Girls Inc. of Greater Santa Barbara is proud to announce that Lisa Shannon, international human and women’s rights activist, author, and Co-founder and President of Everywoman Everywhere, will be the guest speaker at the 16th Annual Celebration Luncheon. The event, “The Power of One: The Role YOU Can Play to Educate and Empower Girls,” will be held Thursday, September 28 at The Fess Parker Double Tree, from 11:30AM-1:30PM.
Ms. Shannon will share her inspiring story of one person making a difference in the lives of women and girls. Her key catalyst moment came when watching a Lisa Ling report on the Oprah Show about atrocities women were facing in the Congo in 2005. Her shock and her disbelief that more was not being done to meet the crisis led her to take the next step: founding Run for Congo Women, which was featured in Runner’s World magazine. Her action led to her realization that violence against women and girls is the most widespread human rights violation on earth – and the most accepted – and has propelled her onto the international stage twelve years later where she initiates campaigns in the international women’s movement.
“Humanity has tremendous potential in girls, if they are safe, know their rights, and believe in themselves and their inner moral compasses to move through life as leaders,” says Shannon. “That is what Girls Inc. delivers: a structure for assuring young women from diverse, often marginalized, communities will grow up with a firm grasp of their own potential.”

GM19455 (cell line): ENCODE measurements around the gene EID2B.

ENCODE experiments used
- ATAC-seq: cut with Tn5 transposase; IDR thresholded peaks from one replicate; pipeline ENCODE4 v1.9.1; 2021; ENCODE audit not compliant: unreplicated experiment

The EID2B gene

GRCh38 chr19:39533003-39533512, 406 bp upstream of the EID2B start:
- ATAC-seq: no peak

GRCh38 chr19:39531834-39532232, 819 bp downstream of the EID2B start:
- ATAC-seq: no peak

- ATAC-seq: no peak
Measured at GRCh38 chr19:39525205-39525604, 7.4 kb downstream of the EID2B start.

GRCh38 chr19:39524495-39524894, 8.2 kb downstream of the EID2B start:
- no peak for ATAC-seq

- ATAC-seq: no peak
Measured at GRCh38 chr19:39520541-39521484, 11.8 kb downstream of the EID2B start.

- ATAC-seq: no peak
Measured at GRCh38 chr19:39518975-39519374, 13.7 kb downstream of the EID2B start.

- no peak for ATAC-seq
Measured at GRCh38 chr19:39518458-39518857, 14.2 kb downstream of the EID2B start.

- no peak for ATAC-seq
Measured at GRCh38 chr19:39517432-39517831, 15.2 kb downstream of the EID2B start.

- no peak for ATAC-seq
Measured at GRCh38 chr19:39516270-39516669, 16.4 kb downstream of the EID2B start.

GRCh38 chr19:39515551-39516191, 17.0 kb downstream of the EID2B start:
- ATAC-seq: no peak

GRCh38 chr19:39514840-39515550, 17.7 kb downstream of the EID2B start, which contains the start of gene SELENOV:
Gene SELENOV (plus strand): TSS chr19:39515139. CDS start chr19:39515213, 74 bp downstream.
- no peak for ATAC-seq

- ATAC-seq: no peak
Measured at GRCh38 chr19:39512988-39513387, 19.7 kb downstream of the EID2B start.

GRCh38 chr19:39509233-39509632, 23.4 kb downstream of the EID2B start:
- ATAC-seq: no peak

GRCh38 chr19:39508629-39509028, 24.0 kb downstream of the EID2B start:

Lisa’s work has been profiled in multiple appearances in The New York Times, Runner’s World Magazine, Time Magazine, Marie Claire, and O, The Oprah Magazine, as well as on ABC World News Tonight, National Public Radio, CNN International, and Voice of America.
She was selected to the O, The Oprah Magazine’s 2010 Power List, and Shape Magazine’s “2010 Women Who Shape the World.”
Lisa was an Associate and former Fellow of the Carr Center for Human Rights, and a former Gleitsman Fellow with the Center for Public Leadership at the Harvard Kennedy School. She holds a Master’s Degree in Public Administration from the Harvard Kennedy School, and an Honorary Doctorate of Humane Letters from Georgetown University.
She is author of award-winning A Thousand Sisters: My Journey Into the Worst Place on Earth to Be a Woman (Seal Press, 2010) and Mama Koko and the Hundred Gunmen: An Ordinary Family’s Extraordinary Tale of Love, Loss, and Survival in Congo (Public Affairs, 2015).
Learn more about Lisa in the VoiceSB’s August 11th issue.
Tickets for the 16th Annual Celebration Luncheon are $130 and may be reserved here by calling 805-963-4757. Sponsorship opportunities are still available.
This spring, girls from the Teen Center colaborated with TVSB to create a video with the Student Voices campaign. The video was a part of an ongoing project in which the teens learned how to create an advocacy campaign around something they cared about. They chose to create a campaign to advocate for changes they wanted to see at the center to represent their independence as teens, including desiging their own t-shirts to look different from the traditional Girls Inc. red shirts.
The video, “Teen Girls Advocating for their Rights,” was written and created by the girls with production support from TVSB.